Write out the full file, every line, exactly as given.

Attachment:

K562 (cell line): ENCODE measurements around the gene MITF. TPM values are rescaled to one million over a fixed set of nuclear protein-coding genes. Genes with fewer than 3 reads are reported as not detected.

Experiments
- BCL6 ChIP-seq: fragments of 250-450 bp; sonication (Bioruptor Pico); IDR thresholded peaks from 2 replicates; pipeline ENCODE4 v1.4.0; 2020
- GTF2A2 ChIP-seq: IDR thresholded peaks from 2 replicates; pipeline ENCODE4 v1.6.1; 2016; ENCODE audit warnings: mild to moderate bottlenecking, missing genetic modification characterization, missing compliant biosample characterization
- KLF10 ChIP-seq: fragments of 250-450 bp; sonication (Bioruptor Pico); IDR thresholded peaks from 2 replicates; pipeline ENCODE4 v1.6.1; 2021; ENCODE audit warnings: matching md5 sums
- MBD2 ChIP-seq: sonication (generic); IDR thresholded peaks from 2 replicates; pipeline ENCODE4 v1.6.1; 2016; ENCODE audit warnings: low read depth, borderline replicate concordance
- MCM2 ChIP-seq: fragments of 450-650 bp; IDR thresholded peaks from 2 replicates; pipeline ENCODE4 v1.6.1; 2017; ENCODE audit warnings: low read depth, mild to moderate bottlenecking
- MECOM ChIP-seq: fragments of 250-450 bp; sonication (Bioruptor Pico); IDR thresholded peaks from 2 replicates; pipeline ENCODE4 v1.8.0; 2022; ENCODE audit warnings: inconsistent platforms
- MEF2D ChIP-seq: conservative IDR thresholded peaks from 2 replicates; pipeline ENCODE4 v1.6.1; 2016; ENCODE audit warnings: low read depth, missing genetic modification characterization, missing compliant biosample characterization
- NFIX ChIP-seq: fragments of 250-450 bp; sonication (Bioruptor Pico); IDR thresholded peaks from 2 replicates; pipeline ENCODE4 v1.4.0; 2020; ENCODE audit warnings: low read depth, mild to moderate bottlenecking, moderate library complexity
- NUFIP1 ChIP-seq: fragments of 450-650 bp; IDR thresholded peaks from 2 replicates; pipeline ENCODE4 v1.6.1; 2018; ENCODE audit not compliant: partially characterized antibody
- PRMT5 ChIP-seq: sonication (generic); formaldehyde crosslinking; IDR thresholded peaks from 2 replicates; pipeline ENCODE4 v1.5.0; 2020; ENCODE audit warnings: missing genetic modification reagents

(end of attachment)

K562 (cell line): ENCODE measurements around the gene MITF. TPM values are rescaled to one million over a fixed set of nuclear protein-coding genes. Genes with fewer than 3 reads are reported as not detected.

Experiments
- BCL6 ChIP-seq: fragments of 250-450 bp; sonication (Bioruptor Pico); IDR thresholded peaks from 2 replicates; pipeline ENCODE4 v1.4.0; 2020
- GTF2A2 ChIP-seq: IDR thresholded peaks from 2 replicates; pipeline ENCODE4 v1.6.1; 2016; ENCODE audit warnings: mild to moderate bottlenecking, missing genetic modification characterization, missing compliant biosample characterization
- KLF10 ChIP-seq: fragments of 250-450 bp; sonication (Bioruptor Pico); IDR thresholded peaks from 2 replicates; pipeline ENCODE4 v1.6.1; 2021; ENCODE audit warnings: matching md5 sums
- MBD2 ChIP-seq: sonication (generic); IDR thresholded peaks from 2 replicates; pipeline ENCODE4 v1.6.1; 2016; ENCODE audit warnings: low read depth, borderline replicate concordance
- MCM2 ChIP-seq: fragments of 450-650 bp; IDR thresholded peaks from 2 replicates; pipeline ENCODE4 v1.6.1; 2017; ENCODE audit warnings: low read depth, mild to moderate bottlenecking
- MECOM ChIP-seq: fragments of 250-450 bp; sonication (Bioruptor Pico); IDR thresholded peaks from 2 replicates; pipeline ENCODE4 v1.8.0; 2022; ENCODE audit warnings: inconsistent platforms
- MEF2D ChIP-seq: conservative IDR thresholded peaks from 2 replicates; pipeline ENCODE4 v1.6.1; 2016; ENCODE audit warnings: low read depth, missing genetic modification characterization, missing compliant biosample characterization
- NFIX ChIP-seq: fragments of 250-450 bp; sonication (Bioruptor Pico); IDR thresholded peaks from 2 replicates; pipeline ENCODE4 v1.4.0; 2020; ENCODE audit warnings: low read depth, mild to moderate bottlenecking, moderate library complexity
- NUFIP1 ChIP-seq: fragments of 450-650 bp; IDR thresholded peaks from 2 replicates; pipeline ENCODE4 v1.6.1; 2018; ENCODE audit not compliant: partially characterized antibody
- PRMT5 ChIP-seq: sonication (generic); formaldehyde crosslinking; IDR thresholded peaks from 2 replicates; pipeline ENCODE4 v1.5.0; 2020; ENCODE audit warnings: missing genetic modification reagents